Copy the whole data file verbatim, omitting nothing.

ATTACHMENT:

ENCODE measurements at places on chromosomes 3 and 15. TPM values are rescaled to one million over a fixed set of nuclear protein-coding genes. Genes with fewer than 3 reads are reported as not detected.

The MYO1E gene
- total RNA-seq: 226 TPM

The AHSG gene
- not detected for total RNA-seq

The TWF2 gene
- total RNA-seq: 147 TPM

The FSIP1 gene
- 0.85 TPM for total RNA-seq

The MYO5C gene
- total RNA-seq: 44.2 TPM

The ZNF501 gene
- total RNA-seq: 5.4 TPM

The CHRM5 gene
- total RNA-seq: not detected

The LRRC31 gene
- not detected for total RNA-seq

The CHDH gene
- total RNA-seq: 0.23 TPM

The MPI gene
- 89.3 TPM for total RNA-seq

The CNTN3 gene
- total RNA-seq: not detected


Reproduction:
ENCODE measurements at places on chromosomes 3 and 15. TPM values are rescaled to one million over a fixed set of nuclear protein-coding genes. Genes with fewer than 3 reads are reported as not detected.

The MYO1E gene
- total RNA-seq: 226 TPM

The AHSG gene
- not detected for total RNA-seq

The TWF2 gene
- total RNA-seq: 147 TPM

The FSIP1 gene
- 0.85 TPM for total RNA-seq

The MYO5C gene
- total RNA-seq: 44.2 TPM

The ZNF501 gene
- total RNA-seq: 5.4 TPM

The CHRM5 gene
- total RNA-seq: not detected

The LRRC31 gene
- not detected for total RNA-seq

The CHDH gene
- total RNA-seq: 0.23 TPM

The MPI gene
- 89.3 TPM for total RNA-seq

The CNTN3 gene
- total RNA-seq: not detected